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Friday, August 9, 2013

Jeans Sewing: Skirting the Issue

My new amiga Colette,
is a big help when
it comes to creating a fitting muslin/toile
for the M6261 pattern.
Plus I get to use up this poplin for the fit garment.
I wonder what I thought I'd make out
of this when I bought it? :-)
I've blogged and podcasted before about my determination to  learn to sew jeans.

Until i had an actual project to sew, just doing sample sewing didn't motivate me enough, to work on my jeans sewing techniques. I sat down a couple of times this summer, and worked on denim flat-felled seams. Mostly what I learned is that when I stitch a heavy denim (11 oz), it's much more challenging to fell straight lines , than lighter weight cotton such as the ones i felled in my intermediate sewing construction class, or the scraps of 7 oz mid-weight denim, leftover from last summer's shorts and cap project. I fussed around thinking about different things to try,  and wondered if maybe I would even need a heavier duty machine, as was mentioned in a couple of different sewing forums.

I also thought a lot about simply getting straight lines of topstitching. I've located jeans needles and a variety of threads (topstitching and heavy for the seams) . In my sample sewing, I'd already run into tension issues. How could I expect to do the contrasting colored topstitching on pockets, waistband, and hems if I don't work that out?

And have I mentioned learning to install rivets and those special jeans buttons? I want to know how to do those too.

In addition to the challenges of jeans sewing skills, like flat-felling, and special embellishments, there's the whole issue of getting a jeans pattern to fit. Who among us doesn't find that a challenge?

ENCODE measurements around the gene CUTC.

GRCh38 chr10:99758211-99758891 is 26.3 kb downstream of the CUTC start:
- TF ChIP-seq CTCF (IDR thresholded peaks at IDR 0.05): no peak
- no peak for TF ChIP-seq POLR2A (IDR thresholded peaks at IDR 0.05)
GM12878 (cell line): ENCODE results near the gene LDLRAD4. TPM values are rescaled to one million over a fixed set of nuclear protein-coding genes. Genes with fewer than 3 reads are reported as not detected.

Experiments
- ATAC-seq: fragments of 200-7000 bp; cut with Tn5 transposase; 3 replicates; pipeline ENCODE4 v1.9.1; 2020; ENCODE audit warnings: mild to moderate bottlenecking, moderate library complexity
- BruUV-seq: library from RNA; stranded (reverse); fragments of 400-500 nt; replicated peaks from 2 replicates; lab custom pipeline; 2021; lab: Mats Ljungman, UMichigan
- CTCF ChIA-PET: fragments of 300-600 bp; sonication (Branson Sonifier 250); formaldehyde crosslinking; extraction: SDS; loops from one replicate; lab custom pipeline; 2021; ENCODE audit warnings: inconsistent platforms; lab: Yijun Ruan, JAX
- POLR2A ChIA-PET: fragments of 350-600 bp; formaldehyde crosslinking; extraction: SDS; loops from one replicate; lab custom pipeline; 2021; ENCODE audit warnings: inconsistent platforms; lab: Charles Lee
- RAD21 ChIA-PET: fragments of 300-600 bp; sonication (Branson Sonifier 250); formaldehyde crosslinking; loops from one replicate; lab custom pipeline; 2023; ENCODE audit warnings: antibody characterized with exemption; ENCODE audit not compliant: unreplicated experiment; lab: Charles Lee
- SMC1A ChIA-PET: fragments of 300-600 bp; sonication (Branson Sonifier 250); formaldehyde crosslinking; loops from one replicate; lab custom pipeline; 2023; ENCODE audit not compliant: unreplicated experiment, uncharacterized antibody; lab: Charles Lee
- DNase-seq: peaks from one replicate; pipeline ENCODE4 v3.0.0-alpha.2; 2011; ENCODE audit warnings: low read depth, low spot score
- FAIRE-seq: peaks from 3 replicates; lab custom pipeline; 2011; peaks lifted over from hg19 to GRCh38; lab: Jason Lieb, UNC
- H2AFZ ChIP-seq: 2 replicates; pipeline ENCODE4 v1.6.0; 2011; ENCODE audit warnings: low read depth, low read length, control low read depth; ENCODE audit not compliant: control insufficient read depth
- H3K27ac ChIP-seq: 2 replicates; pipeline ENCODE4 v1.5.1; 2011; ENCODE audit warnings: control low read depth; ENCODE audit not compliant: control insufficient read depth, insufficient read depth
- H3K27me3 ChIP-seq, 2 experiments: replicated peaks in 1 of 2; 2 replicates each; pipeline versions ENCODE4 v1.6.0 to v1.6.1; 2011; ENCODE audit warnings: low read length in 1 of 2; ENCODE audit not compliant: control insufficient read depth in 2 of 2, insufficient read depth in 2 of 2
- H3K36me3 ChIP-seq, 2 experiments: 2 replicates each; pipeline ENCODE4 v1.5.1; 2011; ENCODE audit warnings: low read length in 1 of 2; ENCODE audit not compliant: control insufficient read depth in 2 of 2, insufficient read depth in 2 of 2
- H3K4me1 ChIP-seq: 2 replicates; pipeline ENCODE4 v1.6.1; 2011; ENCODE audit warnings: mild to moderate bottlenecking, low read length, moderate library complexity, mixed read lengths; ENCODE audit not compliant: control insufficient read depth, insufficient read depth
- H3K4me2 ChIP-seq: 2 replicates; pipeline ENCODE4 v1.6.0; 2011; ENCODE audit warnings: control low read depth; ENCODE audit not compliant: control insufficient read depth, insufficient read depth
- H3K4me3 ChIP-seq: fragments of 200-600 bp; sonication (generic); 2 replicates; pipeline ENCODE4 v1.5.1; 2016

I was determined to be really ready to sew jeans, but I was too intimidated to simply jump in and starting sewing them.

So how about a sewing project where i just sit down and work through some of the jeans techniques and special embellishments, as best as I can, but i don't actually sew jeans?

No I'm not talking about a cute cushion or a fetching tote bag, we're talking a denim jeans-style skirt. This skirt will still require fit-work too, which is a great opportunity to use my new dress form, Colette, whom I brought to life in summer school. Fitting a skirt to Collette, seems like less of a fit challenge than jeans (Colette isn't bi-forcated so I can't fully fit jeans on her, though she can help with some aspects).

M6361 is my idea of a good, basic
jeans-style skirt
I've chosen Palmer and Pletsch M6361, a  skirt and trouser pattern that suits my idea of what a jeans-skirt should look like. Here it is

So far I spent about six hours fitting the skirt in this mid-weight teal blue poplin fabric, and several more hours cutting out the denim and getting going on my actual skirt. I've already realized that I'm not going to make real-true flat-fellled seams, but I'm still hoping I'll get a faux flat-felled look going. I'm relatively happy with the fit at this stage, though I haven't gotten far enough with the real skirt yet to be sure. I've also decided to wait to fit and cut out the curved waistband until I'm farther along with the project. So I'm crossing my fingers that I'll get a look and fit I"m happy with.

I'm really glad I'm getting going with my jeans sewing skills - even though I'm creating a different kind of garment. I'm looking forward to  blogging more about how the project goes.

Getting going with my jeans-sewing skills (and getting a skirt out of the deal!) keeps me enchanted by sewing!